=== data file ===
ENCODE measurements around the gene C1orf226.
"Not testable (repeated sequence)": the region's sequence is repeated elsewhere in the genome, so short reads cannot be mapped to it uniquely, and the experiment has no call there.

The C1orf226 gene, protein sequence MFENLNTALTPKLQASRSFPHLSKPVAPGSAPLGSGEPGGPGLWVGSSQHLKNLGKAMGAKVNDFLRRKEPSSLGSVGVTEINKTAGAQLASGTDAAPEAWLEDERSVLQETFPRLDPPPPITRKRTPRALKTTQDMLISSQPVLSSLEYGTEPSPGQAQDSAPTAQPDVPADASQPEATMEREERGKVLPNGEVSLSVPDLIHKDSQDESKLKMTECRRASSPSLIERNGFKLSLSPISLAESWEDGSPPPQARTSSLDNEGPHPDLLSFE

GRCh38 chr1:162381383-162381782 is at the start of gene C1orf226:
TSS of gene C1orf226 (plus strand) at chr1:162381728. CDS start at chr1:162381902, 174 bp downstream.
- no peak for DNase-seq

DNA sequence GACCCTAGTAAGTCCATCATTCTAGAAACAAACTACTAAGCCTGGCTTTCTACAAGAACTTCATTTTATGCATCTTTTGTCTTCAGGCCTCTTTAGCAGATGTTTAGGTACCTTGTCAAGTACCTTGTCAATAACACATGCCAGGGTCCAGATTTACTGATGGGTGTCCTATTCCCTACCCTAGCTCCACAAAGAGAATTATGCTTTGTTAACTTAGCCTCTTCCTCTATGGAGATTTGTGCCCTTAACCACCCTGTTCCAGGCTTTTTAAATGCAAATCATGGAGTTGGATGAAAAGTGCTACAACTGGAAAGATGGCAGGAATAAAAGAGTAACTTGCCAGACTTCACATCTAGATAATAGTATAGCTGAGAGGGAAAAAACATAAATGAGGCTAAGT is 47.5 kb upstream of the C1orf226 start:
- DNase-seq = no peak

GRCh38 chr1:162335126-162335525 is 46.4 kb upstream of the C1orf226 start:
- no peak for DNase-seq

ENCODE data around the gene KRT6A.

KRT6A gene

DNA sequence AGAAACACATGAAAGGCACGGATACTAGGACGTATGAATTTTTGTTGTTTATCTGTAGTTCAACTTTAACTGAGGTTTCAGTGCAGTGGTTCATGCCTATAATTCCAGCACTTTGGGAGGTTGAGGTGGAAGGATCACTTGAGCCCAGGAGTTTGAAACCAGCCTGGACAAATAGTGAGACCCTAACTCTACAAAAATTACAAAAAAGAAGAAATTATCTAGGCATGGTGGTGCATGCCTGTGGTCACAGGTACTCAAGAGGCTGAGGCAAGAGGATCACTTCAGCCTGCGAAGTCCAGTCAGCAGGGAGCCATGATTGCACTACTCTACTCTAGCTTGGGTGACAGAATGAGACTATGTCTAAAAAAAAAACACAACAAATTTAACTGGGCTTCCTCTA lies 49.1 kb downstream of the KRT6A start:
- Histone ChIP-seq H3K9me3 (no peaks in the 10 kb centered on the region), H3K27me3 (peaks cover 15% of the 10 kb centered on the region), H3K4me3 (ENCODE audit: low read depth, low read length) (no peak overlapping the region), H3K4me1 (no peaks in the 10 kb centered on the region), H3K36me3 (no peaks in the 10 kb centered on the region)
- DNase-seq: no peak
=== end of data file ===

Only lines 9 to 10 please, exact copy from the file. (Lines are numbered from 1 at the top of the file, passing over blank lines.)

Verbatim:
GRCh38 chr1:162335126-162335525 is 46.4 kb upstream of the C1orf226 start:
- no peak for DNase-seq